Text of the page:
How does industrial waste create stress on coastal wildlife?
For the last eight summers, the Lisman Research Laboratories at the Riverdale Country School has been investigating the effects of environmental contaminants on organisms native to the Bronx River estuary.
On a recent June day, Dr. Rachel Cox, a biology teacher and director of the lab, and her Upper School students went to the relatively pristine Greenwich Cove in Greenwich, Conn., and collected water samples and marsh grass (Spartina alterniflora). Then they went to an industrial site on the Bronx River estuary, pictured here, where they took more water and plant samples.
On site, they recorded water temperature and fixed water samples in order to determine the oxygen content. Then they returned to the lab, where they began to perform a series of experiments on the plants to learn how protein and genetic markers react to heat stress and other assaults.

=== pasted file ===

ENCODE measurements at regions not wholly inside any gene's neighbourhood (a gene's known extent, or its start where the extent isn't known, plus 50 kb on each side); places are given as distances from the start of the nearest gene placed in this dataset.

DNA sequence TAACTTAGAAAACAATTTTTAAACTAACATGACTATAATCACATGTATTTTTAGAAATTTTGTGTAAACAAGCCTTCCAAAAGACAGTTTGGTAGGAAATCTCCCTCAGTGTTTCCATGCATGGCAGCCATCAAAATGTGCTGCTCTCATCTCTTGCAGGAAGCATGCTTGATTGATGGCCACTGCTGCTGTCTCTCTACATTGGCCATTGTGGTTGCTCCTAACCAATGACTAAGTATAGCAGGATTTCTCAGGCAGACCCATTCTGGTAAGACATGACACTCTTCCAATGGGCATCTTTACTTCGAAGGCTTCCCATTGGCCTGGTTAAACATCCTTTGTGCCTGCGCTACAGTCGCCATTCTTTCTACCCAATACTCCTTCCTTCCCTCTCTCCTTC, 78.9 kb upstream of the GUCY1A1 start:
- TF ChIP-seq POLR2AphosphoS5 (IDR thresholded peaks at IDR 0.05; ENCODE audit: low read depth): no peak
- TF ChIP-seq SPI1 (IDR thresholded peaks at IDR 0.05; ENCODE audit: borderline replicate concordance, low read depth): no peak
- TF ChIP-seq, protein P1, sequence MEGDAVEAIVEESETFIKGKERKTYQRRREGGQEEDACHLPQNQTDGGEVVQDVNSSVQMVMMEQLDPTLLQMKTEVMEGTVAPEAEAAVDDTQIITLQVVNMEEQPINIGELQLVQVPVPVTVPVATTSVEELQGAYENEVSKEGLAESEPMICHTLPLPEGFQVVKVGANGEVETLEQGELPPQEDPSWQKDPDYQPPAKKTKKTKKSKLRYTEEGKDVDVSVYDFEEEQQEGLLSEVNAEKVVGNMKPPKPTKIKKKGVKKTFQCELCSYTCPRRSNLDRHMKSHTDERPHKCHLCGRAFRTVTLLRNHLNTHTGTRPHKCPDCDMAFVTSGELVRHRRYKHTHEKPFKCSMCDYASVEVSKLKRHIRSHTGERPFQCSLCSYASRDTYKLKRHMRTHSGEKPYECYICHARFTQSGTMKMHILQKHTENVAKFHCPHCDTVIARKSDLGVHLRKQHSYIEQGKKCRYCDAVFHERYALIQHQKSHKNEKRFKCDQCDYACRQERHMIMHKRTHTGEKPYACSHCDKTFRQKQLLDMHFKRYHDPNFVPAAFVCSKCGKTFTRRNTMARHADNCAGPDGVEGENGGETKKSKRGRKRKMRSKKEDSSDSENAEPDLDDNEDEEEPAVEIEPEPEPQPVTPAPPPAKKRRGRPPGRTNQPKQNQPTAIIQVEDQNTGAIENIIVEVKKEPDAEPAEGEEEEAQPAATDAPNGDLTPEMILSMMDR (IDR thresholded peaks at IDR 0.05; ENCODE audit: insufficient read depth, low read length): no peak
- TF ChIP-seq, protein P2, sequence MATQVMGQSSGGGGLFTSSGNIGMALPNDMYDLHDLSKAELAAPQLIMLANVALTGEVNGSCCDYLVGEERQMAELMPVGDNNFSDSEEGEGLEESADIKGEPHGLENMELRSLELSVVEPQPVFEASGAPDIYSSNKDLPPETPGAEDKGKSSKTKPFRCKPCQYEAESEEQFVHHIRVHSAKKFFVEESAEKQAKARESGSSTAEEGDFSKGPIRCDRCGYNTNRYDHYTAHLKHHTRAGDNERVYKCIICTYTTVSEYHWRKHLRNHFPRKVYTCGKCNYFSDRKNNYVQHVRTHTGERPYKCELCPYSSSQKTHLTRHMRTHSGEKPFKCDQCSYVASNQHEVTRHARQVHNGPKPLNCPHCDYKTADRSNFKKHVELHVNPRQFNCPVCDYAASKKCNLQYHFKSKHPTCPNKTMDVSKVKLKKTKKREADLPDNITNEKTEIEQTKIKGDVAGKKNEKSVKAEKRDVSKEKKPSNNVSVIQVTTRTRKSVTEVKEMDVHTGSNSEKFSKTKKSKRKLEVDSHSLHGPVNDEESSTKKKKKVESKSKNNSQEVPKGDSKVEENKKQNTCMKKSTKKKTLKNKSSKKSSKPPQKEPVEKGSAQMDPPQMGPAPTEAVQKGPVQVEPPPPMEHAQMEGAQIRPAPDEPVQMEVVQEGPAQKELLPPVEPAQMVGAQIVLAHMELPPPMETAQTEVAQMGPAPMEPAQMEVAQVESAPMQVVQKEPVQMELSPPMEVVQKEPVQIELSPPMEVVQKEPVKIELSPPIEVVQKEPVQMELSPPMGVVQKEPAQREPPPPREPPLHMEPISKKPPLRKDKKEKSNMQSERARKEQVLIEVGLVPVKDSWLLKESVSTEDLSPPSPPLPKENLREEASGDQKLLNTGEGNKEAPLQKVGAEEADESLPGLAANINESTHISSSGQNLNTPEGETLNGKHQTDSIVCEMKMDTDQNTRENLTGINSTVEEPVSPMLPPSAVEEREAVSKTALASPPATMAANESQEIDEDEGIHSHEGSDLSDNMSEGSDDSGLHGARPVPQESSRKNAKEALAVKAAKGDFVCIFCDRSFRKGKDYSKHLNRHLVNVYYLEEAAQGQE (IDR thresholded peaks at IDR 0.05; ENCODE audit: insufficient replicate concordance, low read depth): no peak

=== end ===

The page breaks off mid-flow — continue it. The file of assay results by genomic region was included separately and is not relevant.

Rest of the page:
“These kids are finding out authentic stuff that nobody knows,” said Dr. Cox. “That is pretty special.”
They report on their findings to the N.Y. State Department of Environmental Conservation, which licenses the lab for its work, and to the Bronx River Alliance, an environmental group that is working to restore the area. “These people are conservation biologists,” Cox said. “They want to know what we were looking for, why we were looking for it, and what we found.”
Students who take part in the research program often stay for two summers or more, and return to visit after they have graduated to see how the work has evolved. They form a small community that connects to a larger world of research.
Andrew Machaver Ravaschiere ’15 has spent three summers working in the lab; this year, he is a mentor to younger students. “I’ve learned about the collaboration that occurs in science,” he said. “The field of science consists of all these experiments and experimenters working together to build a foundation of knowledge for years to come.”